By Jon Bloom
There is a homelessness that is distinctly Christian. Because a Christian is no longer of this world, even though he or she remains in the world (John 17:14–15).
Most of us understand this abstractly. We know that Jesus chose us out of this world (John 15:19) and that Hebrews calls us to live as “strangers and exiles on the earth” (Hebrews 11:13).
But the concrete experience of never quite fitting is hard to get used to. No matter where we are, no matter what we do, we’re always foreigners and feel somewhat out of place.
Until we really come to grips with this reality, we will repeatedly feel disoriented and disappointed. This results in plenty of “grumbling and disputing” (Philippians 2:14) until we are willing to embrace that
We are “seeking a homeland”; we desire “a better country” (Hebrews 11:14–16). We are strangers and exiles on earth; “here we have no lasting city, but we seek the city that is to come” (Hebrews 13:14). C.S. Lewisput it beautifully:
If I find in myself a desire which no experience in this world can satisfy, the most probable explanation is that I was made for another world. (Mere Christianity, Book III, chapter 10, “Hope”)
The reason “home” always eludes you now is that you were made for another world. No worldly experience can satisfy your inconsolable longing. No relationship, no successful achievement, no possession, no amount of public approval will ever satisfy you here. The best these can do is give you a brief copy and shadowy glimpse of your true homeland. The best they can do is make you homesick for the better country where you belong, yet have never seen.
Live FreeAs a Christian, your sense of homelessness and homesickness is normal. If you’ve been fighting it, stop!
Embracing your homelessness as a disciple is to embrace freedom. If you don’t burden your worldly experiences with the expectations of making them your home, their disappointments won’t be so heavy, and you’ll be able to lay aside the weight of cynicism.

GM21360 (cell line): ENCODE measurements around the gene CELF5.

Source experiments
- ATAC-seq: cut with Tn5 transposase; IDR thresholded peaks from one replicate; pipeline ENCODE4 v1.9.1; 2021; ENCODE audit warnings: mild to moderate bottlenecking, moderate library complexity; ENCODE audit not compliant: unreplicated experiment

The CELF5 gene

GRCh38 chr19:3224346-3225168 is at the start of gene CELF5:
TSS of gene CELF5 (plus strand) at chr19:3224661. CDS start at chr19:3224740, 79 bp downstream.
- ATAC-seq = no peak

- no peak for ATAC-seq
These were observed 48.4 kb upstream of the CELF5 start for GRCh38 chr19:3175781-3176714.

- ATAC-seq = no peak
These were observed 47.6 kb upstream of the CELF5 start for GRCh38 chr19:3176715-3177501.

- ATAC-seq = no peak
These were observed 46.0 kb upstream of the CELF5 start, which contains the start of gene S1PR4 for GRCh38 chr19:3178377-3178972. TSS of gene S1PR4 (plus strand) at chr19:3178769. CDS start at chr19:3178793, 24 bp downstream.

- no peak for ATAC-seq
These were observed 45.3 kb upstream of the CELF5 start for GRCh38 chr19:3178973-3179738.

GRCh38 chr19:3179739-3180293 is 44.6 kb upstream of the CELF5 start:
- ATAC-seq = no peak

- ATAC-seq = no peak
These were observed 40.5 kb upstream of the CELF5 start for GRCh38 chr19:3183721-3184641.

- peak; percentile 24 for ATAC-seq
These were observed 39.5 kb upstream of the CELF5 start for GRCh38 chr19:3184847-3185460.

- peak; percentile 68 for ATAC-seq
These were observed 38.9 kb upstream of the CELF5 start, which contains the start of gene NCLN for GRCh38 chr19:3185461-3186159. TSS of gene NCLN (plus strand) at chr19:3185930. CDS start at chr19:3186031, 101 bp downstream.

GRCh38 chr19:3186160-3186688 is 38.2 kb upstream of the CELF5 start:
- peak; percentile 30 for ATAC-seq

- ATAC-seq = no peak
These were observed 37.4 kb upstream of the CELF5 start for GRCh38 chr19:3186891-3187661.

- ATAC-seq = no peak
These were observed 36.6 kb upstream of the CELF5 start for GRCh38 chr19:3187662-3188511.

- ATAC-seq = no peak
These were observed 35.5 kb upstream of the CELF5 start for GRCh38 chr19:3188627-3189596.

The really good news is that you are a stranger and exile. The more you realize this, the more it allows you to travel light. It’s the cares of this world and the deceitfulness of riches that weigh you down and choke your faith (Matthew 13:22). But remembering that you don’t have to make your home here will lighten your load and open your spiritual airways.
Don’t worry; home is up ahead. Jesus has gone ahead of you to prepare a home for you (John 14:2). And he’s made this amazing and freeing promise to you if you’re willing to live “homeless”:
Everyone who has left houses or brothers or sisters or father or mother or children or lands, for my name’s sake, will receive a hundredfold and will inherit eternal life. (Matthew 19:29)
Don’t waste precious time and resources trying to make earth your home. Instead, travel as light in your expectations and your possessions (material or emotional) as possible. And seek to take as many people as you can with you to your true homeland.
Jon Bloom serves as author, board chair, and co-founder of Desiring God. He is author of three books, Not by Sight, Things Not Seen, and Don’t Follow Your Heart. He and his wife live in the Twin Cities with their five children.
Christ-follower, husband, dad, friend & the Senior Pastor of Hardy Street Baptist Church.